Hurricane Ida Live Stream & Videos Show Storm’s Grand Isle Approach

NOAA Hurricane Ida

While people across the country are watching live streams of Hurricane Ida’s approach, one stream in particular has caught viewers’ attention. A webcam out of Grand Isle has been showing Hurricane Ida’s strength as the storm that’s just shy of a category 5 ranking approaches the coast. Another webcam that was also live went down as the storm approached. Meanwhile, additional videos from Grand Isle are showing the storm’s power as it approached the island and made landfall.

Grand Isle’s Videos Show Increasingly Strong Waves & Winds

A Grand Isle cam has been streaming on John Humphress’s Severe Studios website for hours. You can see the uninterrupted camera on the webpage here.

Dr. Don’s Weather Page on YouTube shows a video of a live cam in Grand Isle, Lousiana, which displays the storm’s immense strength. You can watch the video below, which circles among different live cams including Grand Isle.

Severe Weather UpdateEast Alabama and West Georgia2021-08-29T13:06:50Z


Another video was shared by a camera at Island Realty on Grand Isle beach, La Fourche Gazette reported. Unfortunately, that video went down, but the stream was here.

KPRC 2 in Houston is rotating through different Louisiana live stream cams, embedded below.

LIVE: Cameras show what Louisiana looks like as Hurricane Ida approachesThis camera will give you a glimpse of the storm as it approaches the Louisiana coast.2021-08-29T13:18:49Z

This video below, shared on Twitter, shows Grand Isle when wind gusts were up to 136 mph, as shared by Zack Fradella of Fox 8 NOLA.

The Grand Isle Police Chief Said ‘We Can’t Have Three More Hours of This’

In an interview, the Grand Isle police chief, Scooter Resweber, told a journalist: “You’ve got to stop it. We can’t have three more hours of this.”

Hurricane Ida was aiming directly for Grand Isle, which led to a call for evacuations in the region, reported. A dangerous storm surge was expected on top of heavy rain and catastrophic winds. As of the time of this article’s publication, residents were saying they were “in the thick” of the storm.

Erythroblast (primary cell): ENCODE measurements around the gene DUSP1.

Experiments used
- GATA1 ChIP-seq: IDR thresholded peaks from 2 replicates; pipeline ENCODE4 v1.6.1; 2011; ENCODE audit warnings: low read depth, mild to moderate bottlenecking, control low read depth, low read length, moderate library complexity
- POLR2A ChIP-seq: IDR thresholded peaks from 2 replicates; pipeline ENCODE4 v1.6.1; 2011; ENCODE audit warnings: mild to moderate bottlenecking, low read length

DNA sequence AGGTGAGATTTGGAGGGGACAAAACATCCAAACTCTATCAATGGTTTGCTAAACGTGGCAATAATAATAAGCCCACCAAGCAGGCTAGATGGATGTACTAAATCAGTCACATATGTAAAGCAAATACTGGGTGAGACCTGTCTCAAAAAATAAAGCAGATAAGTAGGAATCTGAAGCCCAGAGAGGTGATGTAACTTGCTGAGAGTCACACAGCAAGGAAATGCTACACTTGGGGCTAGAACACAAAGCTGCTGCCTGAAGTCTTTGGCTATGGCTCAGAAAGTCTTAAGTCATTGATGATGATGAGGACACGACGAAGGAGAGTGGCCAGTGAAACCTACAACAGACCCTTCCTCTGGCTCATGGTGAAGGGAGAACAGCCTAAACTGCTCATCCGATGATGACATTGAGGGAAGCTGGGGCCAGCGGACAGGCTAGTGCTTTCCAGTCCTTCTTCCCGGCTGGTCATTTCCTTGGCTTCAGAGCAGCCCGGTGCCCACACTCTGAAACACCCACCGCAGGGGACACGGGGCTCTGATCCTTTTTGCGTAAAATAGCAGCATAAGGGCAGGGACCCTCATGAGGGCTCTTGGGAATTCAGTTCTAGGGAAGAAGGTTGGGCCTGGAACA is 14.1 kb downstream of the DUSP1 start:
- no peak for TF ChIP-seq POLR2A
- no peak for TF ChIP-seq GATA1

This video below showed a storm surge in the area.

Ida is making landfall near Grand Isle as a category 4 at 150 mph.

Here’s another video of the storm surge.

Jennifer Crockett of WDSU reported that 28 residents and 24 first responders were on Grand Isle, and the only road off the island had been flooded.

“White out conditions” were reported.

If you want to see Ida’s current location on radar, is a good resource.

The National Hurricane Center noted at 10 a.m. on August 29:

At 1000 AM CDT (1500 UTC), the eye of Hurricane Ida was located by reconnaissance aircraft and NWS Doppler radar near latitude 28.8 North, longitude 90.0 West. Ida is moving toward the northwest near 13 mph (20 km/h). A slightly slower northwestward motion should continue through this evening. A turn toward the north should occur by Monday morning, followed by a slightly faster northeastward motion by Monday night and Tuesday. On the forecast track, the center of Ida will make landfall along the coast of southeastern Louisiana within the hurricane warning area within the next few hours. Ida is then forecast to move well inland over portions of Louisiana and western Mississippi Monday and Monday night, and move across the Tennessee Valley on Tuesday.

Reports from NOAA and Air Force Reserve Hurricane Hunter aircraft indicated that the maximum sustained winds are near 150 mph (240 km/h) with higher gusts. Ida is an extremely dangerous category 4 hurricane on the Saffir-Simpson Hurricane Wind Scale. Some slight additional strengthening is still possible before Ida moves onshore along the Louisiana coast. Rapid weakening is expected after landfall.

Hurricane-force winds extend outward up to 50 miles (85 km) from the center and tropical-storm-force winds extend outward up to 150 miles (240 km). An elevated NOAA C-MAN station at Southwest Pass recently reported a sustained wind of 105 mph (169 km/h) and a wind gust of 121 mph (194 km/h). A station in Shell Beach, Louisiana, recently reported a sustained wind of 44 mph (70 km/h) and a gust of 52 mph (83 km/h).

A NOAA National Ocean Service tide gauge in Shell Beach, Louisiana, recently reported a water level of 5.6 feet above mean higher high water, which is an approximation of inundation in that area.

The latest minimum central pressure reported by an Air Force Reserve reconnaissance aircraft is 933 mb (27.55 inches).

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